B: I just love the whole idea of pesticos [bar snacks] and beer! Give me fried starch and meat and I’m a happy man!
Chief-Boima

Boima in Palenque, Colombia.

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T: I’m always on the look-out for new music. Do you have any favourite Brazilian musicians/groups that you think the world should know about? 
B: Tough to choose favorites, but the most recent release I really enjoyed was Playsom by Baiana System from Salvador:

 

 

Kind of on the other end of the spectrum, I usually always end up playing a tune or two from MC Delano from Belo Horizonte in recent DJ sets, he’s probably my favorite MC in the Funk scene just because of the diversity he experiments with. But there are a ton of others I could write all day listing so I’ll stop there!

 

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T: What have been your experiences/observations of attitudes to race in Brazil? Do you feel that Brazil is ‘behind’ or ‘in front’ of wealthier nations like the US?
B: Ha ha! You’re going to get me in trouble! I don’t think it’s about being behind or in front, because I don’t think either in Brazil, or the U.S., or Europe, or anywhere in the world we necessarily know where we’re going — especially in terms of race! I do know that everywhere we have a lot of work to do to even understand our specific racial problems. The U.S. has a situation like Ferguson, London and Paris have their riots, and Rio has its daily public violence that takes different forms — from police raids in communities to arrastões [mass robberies] in zona sul, and a clear class-race correlation within various city spaces.
[pullquote align=”center” textalign=”center” width=”80%”]I love the way that Acarajé from West Africa, Sushi from Japan, Kibbe from the Levant, and Bolinhos de Bacalhau from Portugal all co-exist and can be claimed as distinctly Brazilian foods[/pullquote]

 

What I see as fundamentally different is the concepts of multiculturalism, and this perhaps colors the race debate in each place. Culturally, Brazilians take all their cultural influences and make everything their own. Food is a great example for how this happens. I love the way that Acarajé from West Africa, Sushi from Japan, Kibbe from the Levant, and Bolinhos de Bacalhau from Portugal can all co-exist and be claimed as distinctly Brazilian foods.

 

In wealthier northern countries with perhaps newer (and constant) immigration, you can get this kind of diversity, but many of these things are not yet American or French or British. And you can have more of an insider-outsider dynamic even within neighborhoods. In the U.S. especially, there is this expectation to assimilate into the mainstream “American Dream” thing in order to be fully accepted. Some groups are able to achieve this easier than others, and unfortunately race (and now religion) remains a major factor in this ability.
Chief-Boima

 

There definitely are things to celebrate in this concept of multiculturalism however. I lived in Brooklyn before this and on a mile stretch of a single street you could have 15 different nationalities, every kind of race, several different religions, a host of different languages, and a food diversity that would boggle your mind! If you’re an adventurous type, you can have a wealth of global experience without even having to hop on a bus or subway. However the reality is many of those different cultures don’t really mix in the everyday interaction and tend to keep to themselves. So while these things are in your face you might not “see” them, or know how to approach them. Then, once those communities start to move outside of those immigrant strongholds, the culture slowly gets absorbed into the mainstream, and that’s how you get the generic (and watered-down) American culture where Chinese food becomes Chinese take-out, Italian food becomes Pizza Hut, and German sausages become Hot Dogs.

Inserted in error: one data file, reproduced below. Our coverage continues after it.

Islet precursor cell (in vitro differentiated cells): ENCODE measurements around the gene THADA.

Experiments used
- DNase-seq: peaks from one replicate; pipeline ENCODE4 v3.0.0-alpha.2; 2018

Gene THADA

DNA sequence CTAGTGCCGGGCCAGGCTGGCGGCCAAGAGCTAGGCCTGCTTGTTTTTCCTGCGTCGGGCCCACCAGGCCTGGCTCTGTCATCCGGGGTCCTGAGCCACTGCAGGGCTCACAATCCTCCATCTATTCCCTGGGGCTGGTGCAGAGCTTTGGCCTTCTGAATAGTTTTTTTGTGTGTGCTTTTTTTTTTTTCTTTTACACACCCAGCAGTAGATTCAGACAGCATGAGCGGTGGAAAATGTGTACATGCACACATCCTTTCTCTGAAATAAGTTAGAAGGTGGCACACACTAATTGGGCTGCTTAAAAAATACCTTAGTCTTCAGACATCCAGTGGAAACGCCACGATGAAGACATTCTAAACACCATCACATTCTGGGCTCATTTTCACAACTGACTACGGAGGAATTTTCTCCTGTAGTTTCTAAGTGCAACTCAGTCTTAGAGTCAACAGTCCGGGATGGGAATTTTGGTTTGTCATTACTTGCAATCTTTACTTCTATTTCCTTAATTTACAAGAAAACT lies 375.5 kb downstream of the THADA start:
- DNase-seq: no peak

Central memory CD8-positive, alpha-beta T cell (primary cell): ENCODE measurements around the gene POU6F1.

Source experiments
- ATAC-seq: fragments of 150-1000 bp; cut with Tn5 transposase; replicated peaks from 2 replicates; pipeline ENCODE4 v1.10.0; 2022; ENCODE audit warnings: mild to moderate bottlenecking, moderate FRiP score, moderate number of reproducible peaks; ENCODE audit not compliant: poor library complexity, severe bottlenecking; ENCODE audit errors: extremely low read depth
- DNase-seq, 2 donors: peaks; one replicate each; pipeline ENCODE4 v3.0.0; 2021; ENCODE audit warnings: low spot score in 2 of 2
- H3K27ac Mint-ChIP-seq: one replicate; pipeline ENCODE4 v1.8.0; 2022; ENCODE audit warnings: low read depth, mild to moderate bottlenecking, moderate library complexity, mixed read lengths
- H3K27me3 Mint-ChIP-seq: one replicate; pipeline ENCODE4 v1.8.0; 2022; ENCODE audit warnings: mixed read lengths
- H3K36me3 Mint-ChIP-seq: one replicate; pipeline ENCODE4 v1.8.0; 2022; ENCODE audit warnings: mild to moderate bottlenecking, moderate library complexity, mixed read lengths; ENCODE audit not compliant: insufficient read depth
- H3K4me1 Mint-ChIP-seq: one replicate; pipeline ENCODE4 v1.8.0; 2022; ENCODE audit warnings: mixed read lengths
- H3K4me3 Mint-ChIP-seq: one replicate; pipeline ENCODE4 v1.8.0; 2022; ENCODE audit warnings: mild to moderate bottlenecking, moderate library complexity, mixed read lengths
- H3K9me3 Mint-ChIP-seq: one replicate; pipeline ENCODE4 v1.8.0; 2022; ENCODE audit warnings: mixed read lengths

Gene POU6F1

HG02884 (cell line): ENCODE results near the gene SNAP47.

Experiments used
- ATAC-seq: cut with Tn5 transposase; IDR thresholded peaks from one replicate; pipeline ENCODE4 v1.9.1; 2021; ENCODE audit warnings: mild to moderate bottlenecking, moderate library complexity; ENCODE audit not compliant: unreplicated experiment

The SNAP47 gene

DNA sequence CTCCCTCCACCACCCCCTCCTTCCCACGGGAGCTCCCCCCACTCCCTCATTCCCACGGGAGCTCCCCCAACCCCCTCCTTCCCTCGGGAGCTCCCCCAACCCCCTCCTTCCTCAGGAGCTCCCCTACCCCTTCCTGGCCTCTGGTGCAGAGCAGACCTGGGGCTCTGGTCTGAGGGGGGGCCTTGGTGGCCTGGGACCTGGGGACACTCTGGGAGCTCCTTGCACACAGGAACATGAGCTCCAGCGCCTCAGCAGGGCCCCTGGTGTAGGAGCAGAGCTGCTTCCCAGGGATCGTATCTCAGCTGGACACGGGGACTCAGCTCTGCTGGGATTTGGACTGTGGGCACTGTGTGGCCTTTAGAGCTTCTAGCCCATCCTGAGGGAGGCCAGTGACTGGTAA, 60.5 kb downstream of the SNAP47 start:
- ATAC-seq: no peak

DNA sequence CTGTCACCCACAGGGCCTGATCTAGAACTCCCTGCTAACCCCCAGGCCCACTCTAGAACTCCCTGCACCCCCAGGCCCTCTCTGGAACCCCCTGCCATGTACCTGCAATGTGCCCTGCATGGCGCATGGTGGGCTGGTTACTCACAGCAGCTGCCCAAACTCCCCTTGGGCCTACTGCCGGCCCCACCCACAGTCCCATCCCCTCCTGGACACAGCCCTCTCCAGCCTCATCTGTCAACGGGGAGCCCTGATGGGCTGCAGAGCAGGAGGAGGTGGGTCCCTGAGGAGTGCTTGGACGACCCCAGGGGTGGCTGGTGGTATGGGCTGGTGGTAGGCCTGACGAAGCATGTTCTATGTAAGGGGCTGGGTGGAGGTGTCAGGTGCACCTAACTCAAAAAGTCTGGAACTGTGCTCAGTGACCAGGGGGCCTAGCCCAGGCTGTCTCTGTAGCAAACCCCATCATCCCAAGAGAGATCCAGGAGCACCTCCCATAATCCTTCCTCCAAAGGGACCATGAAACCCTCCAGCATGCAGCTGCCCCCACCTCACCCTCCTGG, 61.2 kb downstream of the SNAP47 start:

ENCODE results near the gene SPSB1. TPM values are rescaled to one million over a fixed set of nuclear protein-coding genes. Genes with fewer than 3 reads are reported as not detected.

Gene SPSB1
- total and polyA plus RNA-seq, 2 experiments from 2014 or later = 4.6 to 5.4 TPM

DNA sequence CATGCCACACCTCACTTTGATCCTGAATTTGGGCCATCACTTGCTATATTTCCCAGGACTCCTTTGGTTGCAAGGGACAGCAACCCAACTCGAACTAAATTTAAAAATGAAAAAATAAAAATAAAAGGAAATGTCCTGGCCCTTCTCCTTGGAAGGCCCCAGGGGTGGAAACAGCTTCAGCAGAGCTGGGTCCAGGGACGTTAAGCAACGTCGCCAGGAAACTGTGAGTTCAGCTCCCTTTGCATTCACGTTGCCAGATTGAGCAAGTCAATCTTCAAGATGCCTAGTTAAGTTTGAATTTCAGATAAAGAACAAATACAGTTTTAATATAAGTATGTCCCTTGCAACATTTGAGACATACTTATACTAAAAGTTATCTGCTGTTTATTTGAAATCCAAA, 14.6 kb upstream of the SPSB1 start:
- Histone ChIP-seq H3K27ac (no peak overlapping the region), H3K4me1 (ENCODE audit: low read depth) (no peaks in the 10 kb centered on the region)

The problem with the U.S. is that it’s a country that’s never been able to reconcile this insider-outsider thing, and thus recognize the contributions of all the groups as equal. They lack a certain Brazilian attitude to culture. But the economic and social mobility is generally available, as long as you drop certain cultural cues, and/or racial otherness: speak “proper” English, don’t wear a hijab, eat food that doesn’t smell funny.

 

However, I do think that Brazil would benefit from a little U.S. style multiculturalism – celebrating all their various influences on their own terms, not as necessarily part of Brazil, but belonging to global communities. Because the biggest problem I see in terms of social divisions is the fact that while all Brazilians can claim and access each others heritages, people of different heritages aren’t able to access or claim different social or economic statuses, at least not as easily. I think that if marginalized communities in Brazil could see themselves as part of a global community — based on heritage or race or gender or whatever you like — they would see ways to bypass local social rules and restrictions.

 

And again, I have seen this happening already a bit here — and this is what I call the kind of youth culture awakening. For example, I see young Afro-Brazilians that adapt foreign styles (i.e. Brazilian Trap Music, Baile Charme, Brazilian Dancehall) to their local context as a way of asserting their belonging to an international African diaspora. Or young Favela residents recognizing a similarity to their situation to folks in the ghettos of Europe and the U.S. (one of the most interesting connections I’ve come across has been a bit of correspondence between Funkeiros and Egyptian Chaabi or “Festival” performers from the outskirts of Cairo). I think this is an empowering thing, the ability to belong to a global community, whatever defines that community.